lecture of Prof. Dr. Nora Sternfeld, June 4, 10 – 11am
From a radical-democratic perspective, I propose to understand collection from the standpoint of a place of action for an institutional-critical, reflexive practice. It gives cause for provenance research, restitution, repatriation, for the analysis of hegemonic discourses and their transition as well as for confronting the powerful knowledge formations, but also the coincidences of everyday life, which also play into the question of what is collected. However, working with gaps is not enough. It is also a question of positioning oneself in it and in relation to it, and of working on the responsibility associated with the history of epistemic violence. In 2015 the V&A initiated the collection intervention “All of this belongs to you” in order to make a broad public aware of the possibilities and limits of co-determination in a British “national collection”. Against the backdrop of a post-colonial critique, the title of the exhibition sounds uncanny. Who is this YOU? The answer to the question of who owns the public museum and its collections seems as clear as it is contested, and yet to be achieved. And it is precisely this contested public sphere that must be insisted on from the perspective of the radical-democratic museum. If institutions want to live up to this reality, they should actually transition into a different direction than the current one – because we are dealing with many more or less hidden privatisation tendencies, a secret sale of public and general property. In this sense, I argue for digitisation to be understood from the standpoint of publication of “knowledge as commons” and for insisting on digitisation as a practical necessity for museums and an indispensable part of museum work in the 21st century. Only in this way can and will a public collection in an open source museum benefit everyone. The Reina Sofia Museum in Madrid also organised a conference in 2015 entitled “Archives of the commons”. Questions about democratisation of institutions which remember and administer, pass on and produce were asked. For museums, this means a structural change, a redefinition of the assumption and transfer of responsibility. The artist Daniel G. Andujar, a central speaker of the conference “Democratising democracy by tracking the code” speaks with this in mind.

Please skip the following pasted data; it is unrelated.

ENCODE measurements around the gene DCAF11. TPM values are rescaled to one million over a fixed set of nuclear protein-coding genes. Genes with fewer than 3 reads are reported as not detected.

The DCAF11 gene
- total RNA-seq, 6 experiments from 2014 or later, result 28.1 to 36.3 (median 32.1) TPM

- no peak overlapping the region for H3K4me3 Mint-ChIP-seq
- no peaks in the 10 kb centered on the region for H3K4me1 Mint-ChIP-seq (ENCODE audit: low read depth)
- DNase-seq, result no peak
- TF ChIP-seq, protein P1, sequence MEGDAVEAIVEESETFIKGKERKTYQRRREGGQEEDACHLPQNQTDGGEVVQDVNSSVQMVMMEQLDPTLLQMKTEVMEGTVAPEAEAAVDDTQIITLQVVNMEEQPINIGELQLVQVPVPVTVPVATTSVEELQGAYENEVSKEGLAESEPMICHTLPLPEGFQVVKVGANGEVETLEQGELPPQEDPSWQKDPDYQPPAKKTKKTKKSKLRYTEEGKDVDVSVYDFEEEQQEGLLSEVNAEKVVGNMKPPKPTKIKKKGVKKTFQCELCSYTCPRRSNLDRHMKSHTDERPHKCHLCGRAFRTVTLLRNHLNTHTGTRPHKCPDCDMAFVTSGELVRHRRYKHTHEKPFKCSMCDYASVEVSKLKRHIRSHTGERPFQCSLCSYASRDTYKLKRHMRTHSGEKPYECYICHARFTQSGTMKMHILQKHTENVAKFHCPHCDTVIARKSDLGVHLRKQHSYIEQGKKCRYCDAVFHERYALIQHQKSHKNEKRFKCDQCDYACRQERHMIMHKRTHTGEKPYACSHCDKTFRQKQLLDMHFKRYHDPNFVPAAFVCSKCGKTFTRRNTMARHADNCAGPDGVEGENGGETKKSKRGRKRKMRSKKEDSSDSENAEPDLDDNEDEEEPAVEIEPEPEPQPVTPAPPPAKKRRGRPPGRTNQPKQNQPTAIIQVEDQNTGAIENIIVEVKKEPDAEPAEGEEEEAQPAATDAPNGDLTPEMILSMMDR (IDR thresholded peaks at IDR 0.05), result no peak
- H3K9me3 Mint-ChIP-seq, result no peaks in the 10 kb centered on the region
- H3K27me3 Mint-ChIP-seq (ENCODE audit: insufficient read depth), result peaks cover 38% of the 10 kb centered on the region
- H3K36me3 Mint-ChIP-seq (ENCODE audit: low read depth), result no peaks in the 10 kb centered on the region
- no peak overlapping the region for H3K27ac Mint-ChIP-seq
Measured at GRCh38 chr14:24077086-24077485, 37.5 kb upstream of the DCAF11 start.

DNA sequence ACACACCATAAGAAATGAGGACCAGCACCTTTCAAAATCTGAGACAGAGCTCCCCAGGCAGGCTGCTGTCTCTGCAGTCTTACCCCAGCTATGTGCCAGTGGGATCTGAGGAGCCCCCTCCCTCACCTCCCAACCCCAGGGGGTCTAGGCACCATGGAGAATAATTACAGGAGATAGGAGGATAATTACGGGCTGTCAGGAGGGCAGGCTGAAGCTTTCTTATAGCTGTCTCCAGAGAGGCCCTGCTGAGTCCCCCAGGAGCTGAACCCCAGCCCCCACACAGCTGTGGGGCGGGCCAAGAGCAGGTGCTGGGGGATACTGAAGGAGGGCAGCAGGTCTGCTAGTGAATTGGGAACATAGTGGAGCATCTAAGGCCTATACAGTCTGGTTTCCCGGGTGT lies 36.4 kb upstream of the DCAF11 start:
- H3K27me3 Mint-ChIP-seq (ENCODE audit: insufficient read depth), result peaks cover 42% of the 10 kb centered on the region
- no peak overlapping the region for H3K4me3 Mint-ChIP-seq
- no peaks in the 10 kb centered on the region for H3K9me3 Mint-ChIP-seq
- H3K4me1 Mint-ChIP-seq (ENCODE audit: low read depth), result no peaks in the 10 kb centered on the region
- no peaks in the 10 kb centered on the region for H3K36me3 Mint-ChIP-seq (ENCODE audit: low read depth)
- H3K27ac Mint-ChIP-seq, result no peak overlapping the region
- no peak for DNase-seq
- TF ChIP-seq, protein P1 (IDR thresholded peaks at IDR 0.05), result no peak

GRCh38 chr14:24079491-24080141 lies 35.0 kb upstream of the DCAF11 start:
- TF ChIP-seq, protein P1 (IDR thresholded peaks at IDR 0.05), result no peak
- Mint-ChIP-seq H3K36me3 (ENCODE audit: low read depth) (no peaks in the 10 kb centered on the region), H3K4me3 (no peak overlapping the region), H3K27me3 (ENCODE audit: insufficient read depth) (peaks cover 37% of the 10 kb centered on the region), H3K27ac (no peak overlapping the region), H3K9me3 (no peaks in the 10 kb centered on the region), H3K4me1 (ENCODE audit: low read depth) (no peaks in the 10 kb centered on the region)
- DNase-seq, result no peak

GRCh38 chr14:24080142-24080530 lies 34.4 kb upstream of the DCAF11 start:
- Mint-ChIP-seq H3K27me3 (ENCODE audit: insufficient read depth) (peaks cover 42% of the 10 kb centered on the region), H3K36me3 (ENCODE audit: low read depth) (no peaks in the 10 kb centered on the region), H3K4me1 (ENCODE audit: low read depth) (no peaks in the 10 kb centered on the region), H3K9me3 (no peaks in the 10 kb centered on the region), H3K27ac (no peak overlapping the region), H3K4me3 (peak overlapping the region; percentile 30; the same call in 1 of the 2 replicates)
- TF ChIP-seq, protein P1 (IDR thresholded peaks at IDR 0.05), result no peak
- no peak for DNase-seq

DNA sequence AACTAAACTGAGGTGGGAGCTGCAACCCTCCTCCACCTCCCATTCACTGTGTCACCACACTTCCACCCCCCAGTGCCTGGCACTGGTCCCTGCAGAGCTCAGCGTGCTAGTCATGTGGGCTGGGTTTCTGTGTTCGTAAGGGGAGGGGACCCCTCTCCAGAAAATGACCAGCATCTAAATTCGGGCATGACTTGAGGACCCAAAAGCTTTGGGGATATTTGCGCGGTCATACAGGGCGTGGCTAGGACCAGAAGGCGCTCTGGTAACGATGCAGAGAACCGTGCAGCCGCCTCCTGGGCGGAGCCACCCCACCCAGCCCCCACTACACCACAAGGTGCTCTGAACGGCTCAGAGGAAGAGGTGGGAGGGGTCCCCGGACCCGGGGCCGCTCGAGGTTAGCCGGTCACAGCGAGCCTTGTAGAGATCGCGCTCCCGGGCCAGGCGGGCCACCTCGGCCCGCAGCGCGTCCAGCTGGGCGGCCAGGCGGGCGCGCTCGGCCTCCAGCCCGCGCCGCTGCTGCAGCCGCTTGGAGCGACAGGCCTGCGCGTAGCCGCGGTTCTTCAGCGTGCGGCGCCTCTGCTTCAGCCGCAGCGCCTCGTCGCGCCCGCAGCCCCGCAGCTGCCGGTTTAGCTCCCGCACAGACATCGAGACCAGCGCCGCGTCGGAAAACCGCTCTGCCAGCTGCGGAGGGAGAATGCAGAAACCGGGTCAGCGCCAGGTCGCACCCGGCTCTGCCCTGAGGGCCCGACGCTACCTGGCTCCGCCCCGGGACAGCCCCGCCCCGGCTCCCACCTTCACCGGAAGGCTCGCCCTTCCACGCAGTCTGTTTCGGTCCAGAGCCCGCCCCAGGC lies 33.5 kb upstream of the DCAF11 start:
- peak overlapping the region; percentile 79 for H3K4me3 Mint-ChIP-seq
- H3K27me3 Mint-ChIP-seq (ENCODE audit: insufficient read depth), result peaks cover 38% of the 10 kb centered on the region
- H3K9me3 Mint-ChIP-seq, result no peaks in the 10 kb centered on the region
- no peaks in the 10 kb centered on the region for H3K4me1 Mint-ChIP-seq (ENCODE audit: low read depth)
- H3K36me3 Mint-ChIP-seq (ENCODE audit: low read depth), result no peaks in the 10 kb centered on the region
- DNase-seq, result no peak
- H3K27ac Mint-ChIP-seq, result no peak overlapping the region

Nora Sternfeld is documenta professor at the Kunsthochschule Kassel. From 2012 to 2018 she was Professor of Curating and Mediating Art at Aalto University in Helsinki. In addition, she is co-director of the /ecm master’s course in exhibition theory and practice at the University of Applied Arts Vienna, partner of Büro trafo.K (Vienna) and since 2011 part of freethought (London). In this context she was also one of the artistic directors of the Bergen Assembly 2016. She has taught at international universities and published on contemporary art, exhibitions, historical politics and educational theory.